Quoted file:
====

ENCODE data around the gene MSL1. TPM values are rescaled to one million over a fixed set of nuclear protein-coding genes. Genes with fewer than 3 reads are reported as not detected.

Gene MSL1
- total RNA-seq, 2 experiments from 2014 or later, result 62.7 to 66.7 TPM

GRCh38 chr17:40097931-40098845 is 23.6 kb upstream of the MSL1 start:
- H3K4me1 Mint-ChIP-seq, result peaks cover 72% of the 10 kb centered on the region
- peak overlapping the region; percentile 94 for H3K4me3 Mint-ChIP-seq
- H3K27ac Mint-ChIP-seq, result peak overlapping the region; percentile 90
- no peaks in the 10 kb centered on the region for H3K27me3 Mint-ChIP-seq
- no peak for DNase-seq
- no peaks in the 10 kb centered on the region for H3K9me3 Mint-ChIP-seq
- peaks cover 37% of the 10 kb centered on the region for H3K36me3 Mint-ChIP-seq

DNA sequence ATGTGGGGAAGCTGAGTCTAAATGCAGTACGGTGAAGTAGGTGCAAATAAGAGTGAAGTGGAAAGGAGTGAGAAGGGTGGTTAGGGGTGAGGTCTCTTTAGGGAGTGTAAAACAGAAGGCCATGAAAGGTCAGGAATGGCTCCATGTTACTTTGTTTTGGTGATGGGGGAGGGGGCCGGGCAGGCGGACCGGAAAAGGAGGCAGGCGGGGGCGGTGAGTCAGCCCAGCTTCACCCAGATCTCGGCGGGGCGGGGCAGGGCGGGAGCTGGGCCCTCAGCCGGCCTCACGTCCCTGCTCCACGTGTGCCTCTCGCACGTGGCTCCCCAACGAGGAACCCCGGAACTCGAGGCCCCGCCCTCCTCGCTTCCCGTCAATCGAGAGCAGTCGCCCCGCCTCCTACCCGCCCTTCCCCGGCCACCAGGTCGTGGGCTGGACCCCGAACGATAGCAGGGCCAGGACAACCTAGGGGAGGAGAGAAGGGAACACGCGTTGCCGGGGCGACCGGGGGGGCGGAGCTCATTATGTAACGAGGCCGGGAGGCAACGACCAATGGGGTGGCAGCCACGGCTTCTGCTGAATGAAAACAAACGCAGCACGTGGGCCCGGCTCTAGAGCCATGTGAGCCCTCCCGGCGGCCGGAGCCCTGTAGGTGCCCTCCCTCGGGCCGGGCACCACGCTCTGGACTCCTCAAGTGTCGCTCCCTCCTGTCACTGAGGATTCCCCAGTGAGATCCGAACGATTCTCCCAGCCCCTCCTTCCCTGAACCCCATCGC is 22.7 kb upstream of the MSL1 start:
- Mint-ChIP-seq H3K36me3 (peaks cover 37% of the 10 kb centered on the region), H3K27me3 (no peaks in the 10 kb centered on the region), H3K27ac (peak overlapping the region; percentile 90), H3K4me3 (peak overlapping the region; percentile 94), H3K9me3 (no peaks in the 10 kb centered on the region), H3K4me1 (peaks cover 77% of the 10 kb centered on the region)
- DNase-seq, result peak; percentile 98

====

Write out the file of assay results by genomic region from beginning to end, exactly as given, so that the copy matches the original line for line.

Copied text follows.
ENCODE data around the gene MSL1. TPM values are rescaled to one million over a fixed set of nuclear protein-coding genes. Genes with fewer than 3 reads are reported as not detected.

Gene MSL1
- total RNA-seq, 2 experiments from 2014 or later, result 62.7 to 66.7 TPM

GRCh38 chr17:40097931-40098845 is 23.6 kb upstream of the MSL1 start:
- H3K4me1 Mint-ChIP-seq, result peaks cover 72% of the 10 kb centered on the region
- peak overlapping the region; percentile 94 for H3K4me3 Mint-ChIP-seq
- H3K27ac Mint-ChIP-seq, result peak overlapping the region; percentile 90
- no peaks in the 10 kb centered on the region for H3K27me3 Mint-ChIP-seq
- no peak for DNase-seq
- no peaks in the 10 kb centered on the region for H3K9me3 Mint-ChIP-seq
- peaks cover 37% of the 10 kb centered on the region for H3K36me3 Mint-ChIP-seq

DNA sequence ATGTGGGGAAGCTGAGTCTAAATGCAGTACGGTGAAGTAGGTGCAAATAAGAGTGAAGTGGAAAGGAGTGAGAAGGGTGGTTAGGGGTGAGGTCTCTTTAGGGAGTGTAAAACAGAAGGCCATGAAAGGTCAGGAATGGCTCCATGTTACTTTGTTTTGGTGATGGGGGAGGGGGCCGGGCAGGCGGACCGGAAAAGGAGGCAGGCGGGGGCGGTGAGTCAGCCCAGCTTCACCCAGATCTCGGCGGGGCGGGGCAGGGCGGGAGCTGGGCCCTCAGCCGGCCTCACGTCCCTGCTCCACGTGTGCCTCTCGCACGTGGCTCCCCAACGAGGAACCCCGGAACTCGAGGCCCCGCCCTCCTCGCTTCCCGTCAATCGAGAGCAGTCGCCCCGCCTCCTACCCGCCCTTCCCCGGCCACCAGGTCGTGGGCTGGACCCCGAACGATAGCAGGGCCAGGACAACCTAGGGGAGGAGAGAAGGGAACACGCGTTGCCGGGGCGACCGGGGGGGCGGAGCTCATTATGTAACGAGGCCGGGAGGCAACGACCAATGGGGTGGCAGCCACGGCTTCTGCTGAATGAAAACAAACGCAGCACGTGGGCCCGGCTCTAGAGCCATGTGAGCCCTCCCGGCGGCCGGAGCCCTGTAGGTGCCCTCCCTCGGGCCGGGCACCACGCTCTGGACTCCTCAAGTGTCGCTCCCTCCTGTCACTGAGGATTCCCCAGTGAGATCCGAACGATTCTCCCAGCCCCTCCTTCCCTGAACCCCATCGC is 22.7 kb upstream of the MSL1 start:
- Mint-ChIP-seq H3K36me3 (peaks cover 37% of the 10 kb centered on the region), H3K27me3 (no peaks in the 10 kb centered on the region), H3K27ac (peak overlapping the region; percentile 90), H3K4me3 (peak overlapping the region; percentile 94), H3K9me3 (no peaks in the 10 kb centered on the region), H3K4me1 (peaks cover 77% of the 10 kb centered on the region)
- DNase-seq, result peak; percentile 98